As I mentioned, counseling eventually entered the picture. Much of my counseling centered on my extremely dysfunctional behavior, which I was later to find stemmed ultimately from “family of origin” issues. In the course of my recovery, I sought professional individual counseling, and I joined an ex-member support group for two years. I was involved with a group here locally with Sharon Hilderbrandt (a local Christian counselor). I found it extremely helpful to hear other people tell their stories. After two years as a member, I moved on to being a co-facilitator and facilitator of support and recovery groups, where I worked with people out of the Boston Church of Christ and other similar aberrant and cultic groups.
Looking back, I’ve realized that the greatest need people initially have coming out of a cultic group is to be listened to. No matter how long it takes, no matter how often they tell their story, being carefully, empathetically listened to is essential!
I also went through marital counseling, where I learned how to fight constructively with my spouse, and in general, how to communicate effectively. Such things simply were not necessary in my previous group because everything was siphoned through the leader. Marital counseling really helped me learn the true nature of biblically defined growth and how to identify unhealthy forms of dependency.
The third sphere of influence in my recovery, in addition to the cognitive work and counseling, concerned the development of safe and healthy interpersonal relationships. There were those who not only modeled what genuine Christian spirituality looks like, but in many ways were mentors-people such as Alan Myatt, Gordon Lewis, Sharon Hilderbrandt, Robert K. McGregor Wright, and most recently, Doug Groothuis. Each has contributed much to my recovery, and I greatly appreciate them all. There were also peers and other ex-members who could understand and who did much to help identify both what happened to me and my part in it.
The fourth sphere of influence pertained to the process of giving back what has been so richly given to me. This giving back occurred in my personal involvement in countercult work that helped to cement the mixed pieces I had previously gathered. I spent four years with Alan, as an understudy of sorts in Shield of Faith. I tagged along with Alan, listening, questioning, learning more about cult dynamics and beliefs, and contributing wherever I could.
During the four years following that internship, 1988 to 1992, I directed the Shield of Faith organization and worked along with 30 other volunteers. The organization worked extensively in educational, evangelistic, and counseling activities. We were able to help many find various levels of information and healing. I have much to be grateful for!
To summarize, what have I learned? I’ve learned some important lessons about truck driving and my respective limitations-I’m not suited to be a truck driver! [Laughter] On the serious side, during the past 12 years of healing, I’ve found a kaleidoscope of issues and a tremendous diversity of ways and means of addressing recovery needs. I’ve learned a great deal about myself. At times I was, indeed, a victim. At other times, I was a sinful contributor to a very sick system. Both the system and I were interacting, and both were very real. I had found a codependent, systematic, dysfunctional fit.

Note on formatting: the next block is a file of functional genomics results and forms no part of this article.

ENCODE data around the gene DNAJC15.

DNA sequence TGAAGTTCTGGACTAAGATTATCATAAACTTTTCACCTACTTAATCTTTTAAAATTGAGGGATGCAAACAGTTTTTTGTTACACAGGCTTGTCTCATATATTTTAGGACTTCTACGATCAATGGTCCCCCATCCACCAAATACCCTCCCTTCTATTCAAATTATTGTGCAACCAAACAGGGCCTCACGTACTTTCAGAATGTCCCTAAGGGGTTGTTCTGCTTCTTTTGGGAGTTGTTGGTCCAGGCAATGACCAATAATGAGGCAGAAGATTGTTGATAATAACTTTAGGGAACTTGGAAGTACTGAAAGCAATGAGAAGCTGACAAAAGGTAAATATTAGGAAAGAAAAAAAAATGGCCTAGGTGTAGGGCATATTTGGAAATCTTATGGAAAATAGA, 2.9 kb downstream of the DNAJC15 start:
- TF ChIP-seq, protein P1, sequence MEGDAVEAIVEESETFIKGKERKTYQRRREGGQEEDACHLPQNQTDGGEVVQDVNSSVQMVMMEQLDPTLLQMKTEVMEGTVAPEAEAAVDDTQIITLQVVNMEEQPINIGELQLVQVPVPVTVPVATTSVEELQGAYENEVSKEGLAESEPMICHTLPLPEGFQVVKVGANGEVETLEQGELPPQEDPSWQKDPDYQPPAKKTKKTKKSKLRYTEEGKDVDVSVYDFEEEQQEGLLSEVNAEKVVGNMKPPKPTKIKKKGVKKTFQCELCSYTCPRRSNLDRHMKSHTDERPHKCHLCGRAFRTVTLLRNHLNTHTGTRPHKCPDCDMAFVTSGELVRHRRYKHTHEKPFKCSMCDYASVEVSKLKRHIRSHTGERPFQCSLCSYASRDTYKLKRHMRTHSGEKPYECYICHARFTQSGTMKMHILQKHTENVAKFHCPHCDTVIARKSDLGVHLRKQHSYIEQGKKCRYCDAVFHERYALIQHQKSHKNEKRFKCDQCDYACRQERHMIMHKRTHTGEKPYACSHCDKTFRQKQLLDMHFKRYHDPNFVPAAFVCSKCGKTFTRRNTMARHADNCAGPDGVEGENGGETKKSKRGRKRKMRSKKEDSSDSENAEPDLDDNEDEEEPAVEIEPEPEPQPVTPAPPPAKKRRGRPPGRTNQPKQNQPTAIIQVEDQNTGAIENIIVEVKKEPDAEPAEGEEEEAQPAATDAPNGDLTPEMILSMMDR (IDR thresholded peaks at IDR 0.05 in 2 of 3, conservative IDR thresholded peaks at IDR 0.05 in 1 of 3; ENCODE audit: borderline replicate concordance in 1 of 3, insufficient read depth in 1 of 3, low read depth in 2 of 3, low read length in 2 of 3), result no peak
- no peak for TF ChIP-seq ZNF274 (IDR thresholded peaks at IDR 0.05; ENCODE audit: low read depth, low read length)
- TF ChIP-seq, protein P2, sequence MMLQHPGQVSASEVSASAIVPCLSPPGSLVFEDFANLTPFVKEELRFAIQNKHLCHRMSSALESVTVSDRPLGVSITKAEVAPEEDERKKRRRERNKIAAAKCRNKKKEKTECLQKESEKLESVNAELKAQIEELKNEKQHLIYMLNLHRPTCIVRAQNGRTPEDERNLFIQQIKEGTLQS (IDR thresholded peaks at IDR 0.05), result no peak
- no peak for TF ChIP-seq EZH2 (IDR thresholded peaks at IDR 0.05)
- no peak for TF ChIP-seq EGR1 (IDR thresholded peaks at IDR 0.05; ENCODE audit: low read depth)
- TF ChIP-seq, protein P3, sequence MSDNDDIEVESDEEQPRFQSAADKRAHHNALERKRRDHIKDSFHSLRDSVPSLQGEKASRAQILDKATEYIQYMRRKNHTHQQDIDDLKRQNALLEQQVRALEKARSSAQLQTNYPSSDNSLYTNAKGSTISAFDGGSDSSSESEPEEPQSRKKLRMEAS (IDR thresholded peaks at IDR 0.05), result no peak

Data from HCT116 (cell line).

While I certainly was morally culpable for my contributions to the unhealthy and unbiblical systems in which I was involved, I also now believe that within God’s providence and design, nothing goes to waste. This perspective, however, was not something I came to early on in my recovery. At first, I could feel only anger; I couldn’t see that God was involved in any way, shape, or form. Only after considerable reflection, after God’s ways and means had been redefined, after I personally repented and could see many of these experiences from a truly biblical frame of reference, could I begin to accept any value in this religiously abusive experience.
Finally, I’ve become convinced that God’s desire and control over all the past and future events of my life combined to produce a particular outcome to bring Him glory and to give me some much-needed preparation for following Him with passion, both now and for eternity. There are no chance events in God’s universe. My involvement in this cultic group was not some sort of bad dream come true or mere blunder on my part, but rather His preparation. This doesn’t mean that people who contributed to my abuse are not culpable; they certainly were and are. This also does not mean that to a lesser degree I was not culpable; I certainly was. What it does mean is that God is sovereign and fully capable of using all things to bring about His desired ends.
By Bible-based, I mean that the Bible was erroneously drawn from, for the purpose of control and manipulation, that the Bible promotes or encourages such behaviors and beliefs as those outlined in the group in which I was involved.
Patrick Knapp has worked extensively in the cult recovery milieu since January 1984. He has done a great deal of public speaking, been on both radio and television, and is nearing completion of a graduate program (Philosophy of Religion) at Denver Theological Seminary. His E-mail address: PatKnapp@compuserve.com